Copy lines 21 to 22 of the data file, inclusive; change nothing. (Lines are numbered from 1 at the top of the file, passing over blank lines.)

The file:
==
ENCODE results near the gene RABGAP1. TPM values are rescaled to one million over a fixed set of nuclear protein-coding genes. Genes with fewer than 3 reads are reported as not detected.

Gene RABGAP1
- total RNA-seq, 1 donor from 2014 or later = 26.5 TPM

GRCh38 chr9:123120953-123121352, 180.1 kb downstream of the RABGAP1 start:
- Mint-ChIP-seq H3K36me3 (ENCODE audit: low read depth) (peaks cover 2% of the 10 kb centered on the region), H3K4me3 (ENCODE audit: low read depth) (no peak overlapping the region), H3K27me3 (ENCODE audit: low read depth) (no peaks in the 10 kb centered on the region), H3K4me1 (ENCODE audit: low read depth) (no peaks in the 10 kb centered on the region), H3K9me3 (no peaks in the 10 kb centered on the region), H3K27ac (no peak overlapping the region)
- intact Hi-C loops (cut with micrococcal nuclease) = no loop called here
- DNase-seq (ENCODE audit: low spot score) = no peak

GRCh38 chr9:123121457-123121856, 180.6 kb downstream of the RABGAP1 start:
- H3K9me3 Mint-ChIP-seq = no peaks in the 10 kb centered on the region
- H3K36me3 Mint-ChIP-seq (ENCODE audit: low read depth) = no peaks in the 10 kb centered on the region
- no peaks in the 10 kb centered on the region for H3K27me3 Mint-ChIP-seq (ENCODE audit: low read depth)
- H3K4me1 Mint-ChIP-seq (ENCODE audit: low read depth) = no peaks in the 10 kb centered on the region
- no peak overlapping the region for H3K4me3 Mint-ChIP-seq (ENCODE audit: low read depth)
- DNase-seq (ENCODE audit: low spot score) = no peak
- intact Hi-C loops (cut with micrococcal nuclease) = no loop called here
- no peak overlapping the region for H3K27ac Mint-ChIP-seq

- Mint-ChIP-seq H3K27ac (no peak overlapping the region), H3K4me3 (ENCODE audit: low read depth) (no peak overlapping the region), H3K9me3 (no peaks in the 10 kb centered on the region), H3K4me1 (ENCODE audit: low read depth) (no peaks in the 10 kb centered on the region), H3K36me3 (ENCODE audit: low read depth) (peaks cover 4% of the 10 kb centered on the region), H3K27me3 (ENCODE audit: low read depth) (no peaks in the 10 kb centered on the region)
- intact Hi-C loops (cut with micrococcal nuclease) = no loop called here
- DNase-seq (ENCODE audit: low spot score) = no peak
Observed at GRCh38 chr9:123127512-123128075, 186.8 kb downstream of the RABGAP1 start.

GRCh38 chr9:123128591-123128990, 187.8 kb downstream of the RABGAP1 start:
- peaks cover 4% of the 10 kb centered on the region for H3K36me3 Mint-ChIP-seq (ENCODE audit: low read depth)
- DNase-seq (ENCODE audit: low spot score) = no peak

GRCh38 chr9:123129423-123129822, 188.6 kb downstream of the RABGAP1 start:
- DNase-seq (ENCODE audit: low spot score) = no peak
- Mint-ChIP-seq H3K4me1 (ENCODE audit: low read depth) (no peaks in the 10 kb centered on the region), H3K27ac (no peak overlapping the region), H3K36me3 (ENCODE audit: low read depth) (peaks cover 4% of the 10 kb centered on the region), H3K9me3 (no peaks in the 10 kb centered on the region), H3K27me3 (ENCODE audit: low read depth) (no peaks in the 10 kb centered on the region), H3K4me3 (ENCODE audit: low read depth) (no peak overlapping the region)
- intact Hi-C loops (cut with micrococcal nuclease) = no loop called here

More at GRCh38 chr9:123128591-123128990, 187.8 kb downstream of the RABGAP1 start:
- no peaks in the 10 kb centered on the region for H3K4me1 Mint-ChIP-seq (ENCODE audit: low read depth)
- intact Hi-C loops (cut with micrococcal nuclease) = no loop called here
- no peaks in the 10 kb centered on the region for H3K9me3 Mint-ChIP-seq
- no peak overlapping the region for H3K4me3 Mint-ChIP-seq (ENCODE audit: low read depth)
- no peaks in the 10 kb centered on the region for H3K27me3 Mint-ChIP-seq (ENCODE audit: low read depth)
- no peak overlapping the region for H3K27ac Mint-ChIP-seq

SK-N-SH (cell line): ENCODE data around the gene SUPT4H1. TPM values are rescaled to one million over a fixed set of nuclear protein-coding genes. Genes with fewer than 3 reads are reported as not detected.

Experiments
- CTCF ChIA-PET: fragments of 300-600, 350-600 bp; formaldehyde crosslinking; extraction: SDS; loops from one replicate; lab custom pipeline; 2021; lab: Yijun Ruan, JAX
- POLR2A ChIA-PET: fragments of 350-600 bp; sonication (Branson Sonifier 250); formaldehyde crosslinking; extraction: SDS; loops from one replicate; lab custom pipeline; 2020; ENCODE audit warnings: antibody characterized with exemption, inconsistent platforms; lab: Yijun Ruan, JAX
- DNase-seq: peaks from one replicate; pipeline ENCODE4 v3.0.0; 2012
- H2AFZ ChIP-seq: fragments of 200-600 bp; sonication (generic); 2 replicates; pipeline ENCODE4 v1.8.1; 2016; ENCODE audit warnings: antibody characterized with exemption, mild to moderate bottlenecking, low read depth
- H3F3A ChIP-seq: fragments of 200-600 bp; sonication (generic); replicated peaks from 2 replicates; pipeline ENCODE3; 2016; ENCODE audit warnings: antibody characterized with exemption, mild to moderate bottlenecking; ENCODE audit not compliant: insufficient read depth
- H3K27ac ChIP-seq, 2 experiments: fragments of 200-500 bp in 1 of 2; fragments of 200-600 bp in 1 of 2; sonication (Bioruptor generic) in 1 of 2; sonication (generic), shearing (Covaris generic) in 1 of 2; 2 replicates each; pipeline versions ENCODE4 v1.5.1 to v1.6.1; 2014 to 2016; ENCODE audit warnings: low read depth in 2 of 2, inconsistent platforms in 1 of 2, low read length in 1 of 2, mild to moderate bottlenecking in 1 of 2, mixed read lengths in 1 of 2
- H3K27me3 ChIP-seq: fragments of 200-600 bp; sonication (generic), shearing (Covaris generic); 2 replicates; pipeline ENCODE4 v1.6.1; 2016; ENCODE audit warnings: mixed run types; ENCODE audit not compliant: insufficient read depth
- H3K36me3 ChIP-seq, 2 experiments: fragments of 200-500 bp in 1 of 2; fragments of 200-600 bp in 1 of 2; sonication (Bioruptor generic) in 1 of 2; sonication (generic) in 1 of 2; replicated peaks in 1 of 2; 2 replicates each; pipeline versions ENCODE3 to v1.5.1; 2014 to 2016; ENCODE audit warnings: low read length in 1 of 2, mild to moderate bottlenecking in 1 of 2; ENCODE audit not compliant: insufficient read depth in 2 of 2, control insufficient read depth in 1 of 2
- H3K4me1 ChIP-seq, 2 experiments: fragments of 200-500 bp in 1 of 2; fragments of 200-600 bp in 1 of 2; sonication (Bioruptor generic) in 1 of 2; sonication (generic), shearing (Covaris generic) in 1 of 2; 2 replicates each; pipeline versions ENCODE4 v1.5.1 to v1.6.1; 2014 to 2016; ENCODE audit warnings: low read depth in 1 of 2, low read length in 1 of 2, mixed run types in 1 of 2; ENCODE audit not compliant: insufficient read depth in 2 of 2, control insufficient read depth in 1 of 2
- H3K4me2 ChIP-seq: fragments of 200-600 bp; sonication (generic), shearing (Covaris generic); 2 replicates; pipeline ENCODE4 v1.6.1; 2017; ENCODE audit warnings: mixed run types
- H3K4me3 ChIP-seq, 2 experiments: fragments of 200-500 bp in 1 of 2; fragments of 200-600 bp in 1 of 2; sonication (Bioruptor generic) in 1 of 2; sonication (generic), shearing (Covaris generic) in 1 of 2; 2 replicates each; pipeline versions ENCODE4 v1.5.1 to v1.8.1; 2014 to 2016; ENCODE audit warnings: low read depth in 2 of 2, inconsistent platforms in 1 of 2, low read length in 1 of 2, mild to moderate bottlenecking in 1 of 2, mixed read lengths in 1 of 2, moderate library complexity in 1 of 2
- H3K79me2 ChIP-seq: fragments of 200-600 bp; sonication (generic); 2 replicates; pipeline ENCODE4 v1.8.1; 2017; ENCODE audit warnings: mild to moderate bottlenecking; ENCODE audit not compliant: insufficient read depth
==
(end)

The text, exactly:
GRCh38 chr9:123128591-123128990, 187.8 kb downstream of the RABGAP1 start:
- peaks cover 4% of the 10 kb centered on the region for H3K36me3 Mint-ChIP-seq (ENCODE audit: low read depth)